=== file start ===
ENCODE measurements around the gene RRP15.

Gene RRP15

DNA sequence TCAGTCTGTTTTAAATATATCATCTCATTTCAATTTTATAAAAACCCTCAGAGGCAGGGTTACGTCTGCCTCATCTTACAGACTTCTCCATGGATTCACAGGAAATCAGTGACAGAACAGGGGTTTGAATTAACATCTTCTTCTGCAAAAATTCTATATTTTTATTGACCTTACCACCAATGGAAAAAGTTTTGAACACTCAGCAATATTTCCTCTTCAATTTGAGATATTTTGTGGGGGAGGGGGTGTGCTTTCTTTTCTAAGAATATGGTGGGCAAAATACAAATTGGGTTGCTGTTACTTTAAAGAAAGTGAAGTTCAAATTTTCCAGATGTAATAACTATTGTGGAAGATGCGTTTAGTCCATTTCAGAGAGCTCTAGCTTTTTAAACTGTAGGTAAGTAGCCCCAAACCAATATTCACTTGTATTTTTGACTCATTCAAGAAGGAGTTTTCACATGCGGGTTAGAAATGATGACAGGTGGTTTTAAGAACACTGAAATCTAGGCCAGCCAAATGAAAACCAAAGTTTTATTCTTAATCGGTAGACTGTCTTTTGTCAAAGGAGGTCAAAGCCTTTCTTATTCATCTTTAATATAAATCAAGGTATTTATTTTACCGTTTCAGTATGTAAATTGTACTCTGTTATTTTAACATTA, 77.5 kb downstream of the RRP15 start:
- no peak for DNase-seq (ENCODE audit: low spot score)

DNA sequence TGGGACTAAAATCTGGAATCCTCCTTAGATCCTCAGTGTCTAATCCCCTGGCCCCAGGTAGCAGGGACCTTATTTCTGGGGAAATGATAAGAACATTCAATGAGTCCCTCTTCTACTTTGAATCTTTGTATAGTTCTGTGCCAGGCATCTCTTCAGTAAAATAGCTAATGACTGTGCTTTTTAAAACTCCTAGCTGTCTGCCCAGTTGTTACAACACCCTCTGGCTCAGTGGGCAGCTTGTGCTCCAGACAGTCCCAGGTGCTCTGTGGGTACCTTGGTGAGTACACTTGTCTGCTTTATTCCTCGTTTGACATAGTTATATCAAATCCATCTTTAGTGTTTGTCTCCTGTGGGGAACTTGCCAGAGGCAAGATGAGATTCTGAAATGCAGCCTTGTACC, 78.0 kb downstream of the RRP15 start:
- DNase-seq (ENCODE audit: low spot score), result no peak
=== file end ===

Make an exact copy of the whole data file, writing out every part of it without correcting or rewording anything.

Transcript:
ENCODE measurements around the gene RRP15.

Gene RRP15

DNA sequence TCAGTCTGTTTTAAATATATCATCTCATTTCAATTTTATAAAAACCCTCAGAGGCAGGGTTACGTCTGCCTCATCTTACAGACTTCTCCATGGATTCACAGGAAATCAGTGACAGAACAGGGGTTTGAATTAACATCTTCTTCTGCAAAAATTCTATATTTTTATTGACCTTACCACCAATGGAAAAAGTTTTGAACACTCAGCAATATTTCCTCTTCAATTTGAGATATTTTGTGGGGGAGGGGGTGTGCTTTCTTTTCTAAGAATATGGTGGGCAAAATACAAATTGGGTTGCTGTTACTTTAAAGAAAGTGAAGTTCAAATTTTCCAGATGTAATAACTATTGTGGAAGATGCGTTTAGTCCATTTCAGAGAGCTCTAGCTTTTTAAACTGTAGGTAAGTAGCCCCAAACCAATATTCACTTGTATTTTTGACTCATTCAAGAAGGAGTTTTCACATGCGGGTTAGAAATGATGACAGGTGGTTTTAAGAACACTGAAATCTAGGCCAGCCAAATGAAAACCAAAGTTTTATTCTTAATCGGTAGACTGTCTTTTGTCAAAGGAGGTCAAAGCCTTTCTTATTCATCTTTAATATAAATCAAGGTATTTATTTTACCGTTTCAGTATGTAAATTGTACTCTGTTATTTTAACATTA, 77.5 kb downstream of the RRP15 start:
- no peak for DNase-seq (ENCODE audit: low spot score)

DNA sequence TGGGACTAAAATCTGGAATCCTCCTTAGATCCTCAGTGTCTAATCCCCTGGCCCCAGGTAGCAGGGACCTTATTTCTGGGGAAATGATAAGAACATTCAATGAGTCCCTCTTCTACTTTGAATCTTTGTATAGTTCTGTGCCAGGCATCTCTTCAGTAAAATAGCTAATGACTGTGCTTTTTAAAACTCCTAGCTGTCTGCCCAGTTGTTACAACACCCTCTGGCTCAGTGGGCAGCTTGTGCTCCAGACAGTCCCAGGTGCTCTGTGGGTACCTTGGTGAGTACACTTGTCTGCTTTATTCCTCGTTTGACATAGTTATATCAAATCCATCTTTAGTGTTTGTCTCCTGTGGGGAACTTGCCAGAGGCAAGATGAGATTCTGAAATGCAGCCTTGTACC, 78.0 kb downstream of the RRP15 start:
- DNase-seq (ENCODE audit: low spot score), result no peak